The book begins with a test, here are few of the questions, with the correct answer in bold.

Where does the majority of the world population live? Low income countries (9%)/middle (75%)/high income countries

In last 20 years, proportion of world population living in extreme poverty has… Almost doubled/same/almost halved

On average, 7% get it right (less than 1 in 10), all around the world, all types of professions, including Nobel Prize winners, and medical researchers worst

They did worse than random chance!

Chimps would do better—and their errors would be equally shared between the two wrong answers. The human errors all tended to be in one direction—the world is worse than it really is.

Rosling calls this an “Overdramatic worldview,” and it’s not the media’s, or the school’s fault, etc.

It’s how our brains work: illusions don’t happen in our eyes, they happen in our brains.

One linguistic change he convinced me of: there is no gap between the “developed” and “developing” worlds.

2. In the First Circle, Aleksandr Solzhenitsyn

Shunning the moral relativism that permeates modern thought, Solzhenitsyn unapologetically treats good and evil and the human soul as metaphysical realities.

Four days in a sharashka (slang for a prison research institute), December 24-27, 1949

Polyphonic principle: no single character dominates the novel.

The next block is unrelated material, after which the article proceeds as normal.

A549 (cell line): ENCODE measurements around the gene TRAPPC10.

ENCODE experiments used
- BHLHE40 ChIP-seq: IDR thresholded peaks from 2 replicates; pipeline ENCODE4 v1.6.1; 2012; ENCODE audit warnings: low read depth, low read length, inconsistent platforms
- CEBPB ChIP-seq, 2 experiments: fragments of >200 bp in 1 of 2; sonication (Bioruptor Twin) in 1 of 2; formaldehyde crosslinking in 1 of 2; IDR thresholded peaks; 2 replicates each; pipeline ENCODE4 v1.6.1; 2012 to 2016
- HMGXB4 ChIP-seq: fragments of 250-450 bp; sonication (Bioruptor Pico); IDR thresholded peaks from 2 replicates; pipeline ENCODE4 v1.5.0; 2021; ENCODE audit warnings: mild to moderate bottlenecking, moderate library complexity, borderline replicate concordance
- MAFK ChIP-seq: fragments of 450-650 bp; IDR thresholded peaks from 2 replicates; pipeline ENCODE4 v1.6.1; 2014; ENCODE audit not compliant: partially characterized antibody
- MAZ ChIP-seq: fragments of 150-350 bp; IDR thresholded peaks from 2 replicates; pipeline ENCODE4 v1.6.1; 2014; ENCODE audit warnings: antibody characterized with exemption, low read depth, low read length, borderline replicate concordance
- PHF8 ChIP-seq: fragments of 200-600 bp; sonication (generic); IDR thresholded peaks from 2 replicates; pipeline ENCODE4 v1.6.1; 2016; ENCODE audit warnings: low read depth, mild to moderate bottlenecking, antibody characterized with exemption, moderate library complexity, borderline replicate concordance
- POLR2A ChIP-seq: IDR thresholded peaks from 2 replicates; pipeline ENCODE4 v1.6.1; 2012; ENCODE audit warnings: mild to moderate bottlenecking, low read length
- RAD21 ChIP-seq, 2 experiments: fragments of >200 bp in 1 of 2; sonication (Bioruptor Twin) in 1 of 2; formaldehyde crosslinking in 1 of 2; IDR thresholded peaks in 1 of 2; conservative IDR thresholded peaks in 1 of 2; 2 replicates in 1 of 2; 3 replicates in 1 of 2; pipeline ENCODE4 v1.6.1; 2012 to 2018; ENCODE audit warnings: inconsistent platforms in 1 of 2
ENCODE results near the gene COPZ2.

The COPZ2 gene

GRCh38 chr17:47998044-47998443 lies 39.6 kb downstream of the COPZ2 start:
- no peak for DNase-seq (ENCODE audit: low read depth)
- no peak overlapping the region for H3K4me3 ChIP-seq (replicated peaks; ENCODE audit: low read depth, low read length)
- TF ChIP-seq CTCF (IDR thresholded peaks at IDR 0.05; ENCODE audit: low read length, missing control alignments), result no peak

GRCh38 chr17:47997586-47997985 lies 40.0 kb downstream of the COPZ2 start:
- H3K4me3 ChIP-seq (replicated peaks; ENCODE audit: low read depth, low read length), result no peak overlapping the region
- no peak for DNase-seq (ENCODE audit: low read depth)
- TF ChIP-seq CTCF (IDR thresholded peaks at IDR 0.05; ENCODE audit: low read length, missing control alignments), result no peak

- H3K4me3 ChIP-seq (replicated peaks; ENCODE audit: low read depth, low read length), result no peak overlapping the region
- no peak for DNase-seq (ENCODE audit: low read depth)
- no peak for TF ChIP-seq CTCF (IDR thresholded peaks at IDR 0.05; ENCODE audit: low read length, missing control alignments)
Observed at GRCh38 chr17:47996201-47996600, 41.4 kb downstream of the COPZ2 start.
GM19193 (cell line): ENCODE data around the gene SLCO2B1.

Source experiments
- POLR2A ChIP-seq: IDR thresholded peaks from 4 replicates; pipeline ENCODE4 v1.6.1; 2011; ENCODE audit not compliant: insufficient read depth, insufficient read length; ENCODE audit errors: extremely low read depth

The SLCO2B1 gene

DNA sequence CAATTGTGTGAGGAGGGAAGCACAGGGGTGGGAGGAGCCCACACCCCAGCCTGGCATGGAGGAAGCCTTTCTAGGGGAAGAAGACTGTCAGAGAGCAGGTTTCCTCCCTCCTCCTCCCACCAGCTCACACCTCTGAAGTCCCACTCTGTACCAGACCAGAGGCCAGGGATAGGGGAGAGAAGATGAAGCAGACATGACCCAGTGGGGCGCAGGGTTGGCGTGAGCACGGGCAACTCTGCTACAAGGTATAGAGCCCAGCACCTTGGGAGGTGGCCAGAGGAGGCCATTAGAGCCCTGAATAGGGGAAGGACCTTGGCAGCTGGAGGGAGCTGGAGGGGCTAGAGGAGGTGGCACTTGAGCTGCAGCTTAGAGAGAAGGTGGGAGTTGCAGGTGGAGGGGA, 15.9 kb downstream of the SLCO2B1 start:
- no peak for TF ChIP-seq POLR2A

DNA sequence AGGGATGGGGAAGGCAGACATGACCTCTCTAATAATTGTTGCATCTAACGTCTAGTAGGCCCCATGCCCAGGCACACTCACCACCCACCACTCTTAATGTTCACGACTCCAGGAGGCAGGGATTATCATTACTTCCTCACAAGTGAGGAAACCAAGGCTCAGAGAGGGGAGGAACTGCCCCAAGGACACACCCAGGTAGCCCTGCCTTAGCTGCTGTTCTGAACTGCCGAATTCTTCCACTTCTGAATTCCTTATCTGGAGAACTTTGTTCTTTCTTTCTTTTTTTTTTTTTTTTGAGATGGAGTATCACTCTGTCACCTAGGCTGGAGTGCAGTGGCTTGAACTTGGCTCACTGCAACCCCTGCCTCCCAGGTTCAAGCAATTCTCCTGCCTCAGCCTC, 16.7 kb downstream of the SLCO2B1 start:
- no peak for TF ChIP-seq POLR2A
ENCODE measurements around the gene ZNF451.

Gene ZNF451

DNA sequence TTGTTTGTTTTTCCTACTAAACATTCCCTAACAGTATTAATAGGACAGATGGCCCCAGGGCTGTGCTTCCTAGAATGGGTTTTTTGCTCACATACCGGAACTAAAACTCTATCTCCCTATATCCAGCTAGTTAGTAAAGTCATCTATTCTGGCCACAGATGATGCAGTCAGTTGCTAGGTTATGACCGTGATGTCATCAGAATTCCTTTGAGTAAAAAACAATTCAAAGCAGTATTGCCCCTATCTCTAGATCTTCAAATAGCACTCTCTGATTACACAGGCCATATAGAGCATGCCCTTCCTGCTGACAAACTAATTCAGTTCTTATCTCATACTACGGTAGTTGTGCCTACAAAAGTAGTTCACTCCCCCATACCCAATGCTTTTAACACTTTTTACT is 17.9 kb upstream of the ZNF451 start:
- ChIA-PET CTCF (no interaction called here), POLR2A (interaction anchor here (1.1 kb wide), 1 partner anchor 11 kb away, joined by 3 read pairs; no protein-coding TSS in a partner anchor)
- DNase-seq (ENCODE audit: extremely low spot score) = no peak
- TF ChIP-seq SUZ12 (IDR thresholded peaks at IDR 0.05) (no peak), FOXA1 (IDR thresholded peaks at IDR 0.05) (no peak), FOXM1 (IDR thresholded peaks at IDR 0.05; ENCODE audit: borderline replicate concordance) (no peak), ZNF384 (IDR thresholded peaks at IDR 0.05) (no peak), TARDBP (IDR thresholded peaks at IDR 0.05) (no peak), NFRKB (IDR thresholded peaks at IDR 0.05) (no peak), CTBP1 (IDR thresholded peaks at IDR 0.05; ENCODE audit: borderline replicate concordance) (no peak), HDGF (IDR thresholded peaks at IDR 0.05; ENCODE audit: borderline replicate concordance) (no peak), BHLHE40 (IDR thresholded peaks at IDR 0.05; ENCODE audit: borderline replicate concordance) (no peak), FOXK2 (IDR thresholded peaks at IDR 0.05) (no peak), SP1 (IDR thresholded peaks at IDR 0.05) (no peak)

To sum the book up: What does it mean to be a human being?

Solzhenitsyn last words to his fellow countrymen as he departed into exile: “Live Not by Lies!”

“The man from whom you’ve taken everything is no longer in your power; he is free again.”

“Lenin and Trotsky were right: If you couldn’t shoot people without trial, you would never be able to make history at all.”

“Socialism without Stalin was no different from fascism!” (Stalin to himself)

Mrs. Elanor Roosevelt: ask the prisoners whether any of them wished to address a complaint to the UN?

“They unanimously protest against the distressing situation of the blacks in America and ask the UN to look into the matter.”

There are two episodes on EconTalk on this book, with Russian Literature Professor Kevin McKenna. The first one talks about Solzhenitsyn the man, and the second discusses the book [spoiler alert for the second interview]. 

Ed’s Five Best Books in 2018

5. The Vampire Economy, Gunter Reimann

4. Tomorrow 3.0: Transaction Costs and the Sharing Economy, Michael C. Munger

Listen to our show with Mike Munger, Episode #190.

2. Win Bigly, Scott Adams

And… Ron and Ed’s #1 Book for 2018 surprising no one…

1. Life After Google, George Gilder

  • Kurt Godel: “Every logical system necessarily depends on propositions that cannot be proved within the system.” The mathematics of information, led to computers.

  • Computers required what Alan Turing called “oracles” to give them instructions and judge their outputs. Also led to Claude Shannon’s information theory.

  • Gordon Bell coined Bell’s Law: every decade a hundredfold drop in the price of processing power engenders a new computer architecture.

Listen to our interview with George Gilder on Life After Google, Episode #207.


Ed Kless

Ed Kless joined Sage in July of 2003 and is currently the senior director of partner development and strategy. He develops and delivers curriculum for Sage business partners on the art and practice of small business consulting. Courses include: Sage Consulting Academy, Business Strategy and Customer Experience Workshops. Ed is the author of The Soul of Enterprise: Dialogues on Business in the Knowledge Economy, a compendium of a few of the episodes of his VoiceAmerica talk-show The Soul of Enterprise: Business in the Knowledge Economy with Ron Baker, founder of the VeraSage Institute where Ed is also a senior fellow.